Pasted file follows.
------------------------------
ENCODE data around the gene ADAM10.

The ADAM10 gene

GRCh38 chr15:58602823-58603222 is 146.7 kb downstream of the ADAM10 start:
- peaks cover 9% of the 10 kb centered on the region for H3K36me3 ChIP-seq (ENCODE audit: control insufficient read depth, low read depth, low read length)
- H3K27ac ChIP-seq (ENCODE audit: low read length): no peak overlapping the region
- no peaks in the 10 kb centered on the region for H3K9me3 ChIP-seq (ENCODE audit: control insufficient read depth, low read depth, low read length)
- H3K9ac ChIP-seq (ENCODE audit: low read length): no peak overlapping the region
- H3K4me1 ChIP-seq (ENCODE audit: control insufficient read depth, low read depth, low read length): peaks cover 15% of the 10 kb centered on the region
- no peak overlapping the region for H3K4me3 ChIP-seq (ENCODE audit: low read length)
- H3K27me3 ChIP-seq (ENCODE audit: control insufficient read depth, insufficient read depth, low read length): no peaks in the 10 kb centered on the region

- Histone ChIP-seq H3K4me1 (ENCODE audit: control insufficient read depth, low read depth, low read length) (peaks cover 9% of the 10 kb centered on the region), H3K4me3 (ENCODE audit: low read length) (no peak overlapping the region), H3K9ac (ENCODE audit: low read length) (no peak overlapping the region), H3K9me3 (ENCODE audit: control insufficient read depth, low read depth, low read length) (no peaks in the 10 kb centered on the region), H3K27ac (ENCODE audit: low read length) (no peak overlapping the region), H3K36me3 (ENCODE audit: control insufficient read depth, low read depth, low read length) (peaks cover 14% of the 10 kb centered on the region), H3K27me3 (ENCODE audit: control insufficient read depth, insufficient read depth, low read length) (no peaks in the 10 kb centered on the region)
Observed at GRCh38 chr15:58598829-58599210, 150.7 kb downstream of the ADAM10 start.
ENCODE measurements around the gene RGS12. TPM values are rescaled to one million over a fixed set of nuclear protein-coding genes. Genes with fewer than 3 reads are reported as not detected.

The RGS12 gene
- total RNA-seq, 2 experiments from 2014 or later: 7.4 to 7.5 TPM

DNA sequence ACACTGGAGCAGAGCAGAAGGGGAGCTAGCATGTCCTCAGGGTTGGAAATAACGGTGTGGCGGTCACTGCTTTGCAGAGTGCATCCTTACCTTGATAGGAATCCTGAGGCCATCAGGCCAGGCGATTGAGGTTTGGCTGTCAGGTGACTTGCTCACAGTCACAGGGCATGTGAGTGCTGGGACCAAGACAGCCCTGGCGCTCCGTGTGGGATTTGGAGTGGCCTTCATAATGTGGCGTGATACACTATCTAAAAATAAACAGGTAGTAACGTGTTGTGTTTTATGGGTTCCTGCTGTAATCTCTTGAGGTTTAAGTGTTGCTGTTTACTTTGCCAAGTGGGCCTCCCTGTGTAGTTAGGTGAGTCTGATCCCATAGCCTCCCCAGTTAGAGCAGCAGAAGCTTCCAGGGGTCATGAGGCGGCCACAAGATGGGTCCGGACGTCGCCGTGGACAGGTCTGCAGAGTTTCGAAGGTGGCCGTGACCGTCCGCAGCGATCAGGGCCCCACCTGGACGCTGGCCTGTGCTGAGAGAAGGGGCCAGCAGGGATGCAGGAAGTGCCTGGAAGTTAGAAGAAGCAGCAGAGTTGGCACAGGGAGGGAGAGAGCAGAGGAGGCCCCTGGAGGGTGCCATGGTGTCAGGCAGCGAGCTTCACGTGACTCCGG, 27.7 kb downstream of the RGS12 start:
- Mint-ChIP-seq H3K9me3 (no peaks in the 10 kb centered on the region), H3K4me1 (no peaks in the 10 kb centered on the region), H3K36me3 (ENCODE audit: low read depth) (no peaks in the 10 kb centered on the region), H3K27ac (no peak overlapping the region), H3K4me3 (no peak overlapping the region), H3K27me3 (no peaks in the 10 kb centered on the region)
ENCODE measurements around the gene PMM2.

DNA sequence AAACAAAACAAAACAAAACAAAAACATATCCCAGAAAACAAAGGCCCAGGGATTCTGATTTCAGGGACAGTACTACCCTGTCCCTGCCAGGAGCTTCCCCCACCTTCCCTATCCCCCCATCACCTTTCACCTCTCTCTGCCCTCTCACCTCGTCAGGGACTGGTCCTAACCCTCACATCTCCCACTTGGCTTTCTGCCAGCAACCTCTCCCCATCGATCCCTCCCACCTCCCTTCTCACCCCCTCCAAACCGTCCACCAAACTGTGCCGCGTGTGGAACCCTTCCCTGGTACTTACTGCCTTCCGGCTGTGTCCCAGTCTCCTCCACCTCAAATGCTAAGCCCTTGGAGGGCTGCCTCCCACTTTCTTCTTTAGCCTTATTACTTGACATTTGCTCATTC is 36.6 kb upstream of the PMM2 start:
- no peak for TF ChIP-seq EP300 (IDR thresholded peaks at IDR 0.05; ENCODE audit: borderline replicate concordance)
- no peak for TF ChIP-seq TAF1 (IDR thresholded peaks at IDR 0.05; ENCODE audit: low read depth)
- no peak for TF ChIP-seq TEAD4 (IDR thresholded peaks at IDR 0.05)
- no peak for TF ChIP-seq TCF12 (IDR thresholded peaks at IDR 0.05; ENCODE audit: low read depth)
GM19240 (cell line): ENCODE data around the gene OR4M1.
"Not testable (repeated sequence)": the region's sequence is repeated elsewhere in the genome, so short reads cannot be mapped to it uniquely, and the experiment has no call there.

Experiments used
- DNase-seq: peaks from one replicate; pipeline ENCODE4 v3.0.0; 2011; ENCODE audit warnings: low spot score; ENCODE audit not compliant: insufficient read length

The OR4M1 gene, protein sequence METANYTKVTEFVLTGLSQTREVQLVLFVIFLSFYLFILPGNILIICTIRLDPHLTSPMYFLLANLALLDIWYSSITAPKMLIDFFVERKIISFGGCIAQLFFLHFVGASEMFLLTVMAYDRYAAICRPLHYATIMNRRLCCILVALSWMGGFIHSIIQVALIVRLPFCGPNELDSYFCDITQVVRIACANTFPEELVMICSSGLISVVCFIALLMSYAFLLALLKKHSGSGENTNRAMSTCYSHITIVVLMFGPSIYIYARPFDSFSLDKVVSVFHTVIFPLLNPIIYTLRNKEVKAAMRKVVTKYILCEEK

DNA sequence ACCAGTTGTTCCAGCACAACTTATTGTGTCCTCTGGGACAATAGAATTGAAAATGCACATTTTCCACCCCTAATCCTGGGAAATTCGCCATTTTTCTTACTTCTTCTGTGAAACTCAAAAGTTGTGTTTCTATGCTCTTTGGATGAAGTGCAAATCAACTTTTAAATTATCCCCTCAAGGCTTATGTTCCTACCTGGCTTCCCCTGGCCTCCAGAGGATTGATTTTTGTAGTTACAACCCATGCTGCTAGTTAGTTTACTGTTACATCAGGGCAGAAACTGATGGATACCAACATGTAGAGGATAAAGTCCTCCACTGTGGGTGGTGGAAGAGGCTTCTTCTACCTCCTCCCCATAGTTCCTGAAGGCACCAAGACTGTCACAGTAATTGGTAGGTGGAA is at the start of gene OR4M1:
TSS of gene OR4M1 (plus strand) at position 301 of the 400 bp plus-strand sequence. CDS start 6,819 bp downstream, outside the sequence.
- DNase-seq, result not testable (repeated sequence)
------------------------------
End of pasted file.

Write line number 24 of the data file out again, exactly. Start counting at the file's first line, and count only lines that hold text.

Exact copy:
GM19240 (cell line): ENCODE data around the gene OR4M1.